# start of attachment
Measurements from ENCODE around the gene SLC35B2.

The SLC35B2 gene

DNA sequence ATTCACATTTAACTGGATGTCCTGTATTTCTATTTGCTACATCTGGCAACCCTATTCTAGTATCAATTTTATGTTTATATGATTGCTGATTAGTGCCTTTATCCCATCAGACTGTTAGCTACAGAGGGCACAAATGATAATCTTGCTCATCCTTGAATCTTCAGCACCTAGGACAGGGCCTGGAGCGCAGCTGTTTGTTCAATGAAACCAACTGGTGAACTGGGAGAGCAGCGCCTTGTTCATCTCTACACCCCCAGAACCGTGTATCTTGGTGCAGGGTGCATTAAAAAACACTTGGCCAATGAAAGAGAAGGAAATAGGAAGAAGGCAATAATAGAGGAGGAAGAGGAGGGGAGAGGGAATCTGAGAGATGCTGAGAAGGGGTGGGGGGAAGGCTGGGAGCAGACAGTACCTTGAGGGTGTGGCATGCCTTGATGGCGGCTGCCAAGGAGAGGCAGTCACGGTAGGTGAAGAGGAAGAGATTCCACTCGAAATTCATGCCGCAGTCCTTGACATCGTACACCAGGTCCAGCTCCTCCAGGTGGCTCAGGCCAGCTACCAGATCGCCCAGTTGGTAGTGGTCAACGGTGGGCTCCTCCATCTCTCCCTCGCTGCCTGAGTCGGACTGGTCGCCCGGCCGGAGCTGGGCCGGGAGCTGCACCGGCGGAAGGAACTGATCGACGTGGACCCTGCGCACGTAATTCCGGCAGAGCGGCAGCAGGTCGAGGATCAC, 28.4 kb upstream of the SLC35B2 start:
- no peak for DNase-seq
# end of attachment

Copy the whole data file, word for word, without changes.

Measurements from ENCODE around the gene SLC35B2.

The SLC35B2 gene

DNA sequence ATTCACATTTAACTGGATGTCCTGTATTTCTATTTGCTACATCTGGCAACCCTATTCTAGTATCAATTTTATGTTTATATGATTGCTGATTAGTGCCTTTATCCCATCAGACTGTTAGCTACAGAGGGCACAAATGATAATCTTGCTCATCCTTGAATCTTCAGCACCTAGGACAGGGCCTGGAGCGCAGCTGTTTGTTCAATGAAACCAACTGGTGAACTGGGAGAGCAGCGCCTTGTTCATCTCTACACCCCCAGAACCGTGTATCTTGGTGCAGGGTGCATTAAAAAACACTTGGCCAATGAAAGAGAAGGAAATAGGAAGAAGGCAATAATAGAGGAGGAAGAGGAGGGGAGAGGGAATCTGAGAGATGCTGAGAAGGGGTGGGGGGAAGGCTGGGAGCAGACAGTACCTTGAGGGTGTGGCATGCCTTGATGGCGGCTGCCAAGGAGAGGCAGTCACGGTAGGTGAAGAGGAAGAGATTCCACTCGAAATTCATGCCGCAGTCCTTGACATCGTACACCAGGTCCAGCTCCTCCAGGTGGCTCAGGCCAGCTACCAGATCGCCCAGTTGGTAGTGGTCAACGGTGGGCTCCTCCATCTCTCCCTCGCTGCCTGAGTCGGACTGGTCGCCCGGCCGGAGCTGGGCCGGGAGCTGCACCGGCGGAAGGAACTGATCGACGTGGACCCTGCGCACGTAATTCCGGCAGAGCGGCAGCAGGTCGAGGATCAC, 28.4 kb upstream of the SLC35B2 start:
- no peak for DNase-seq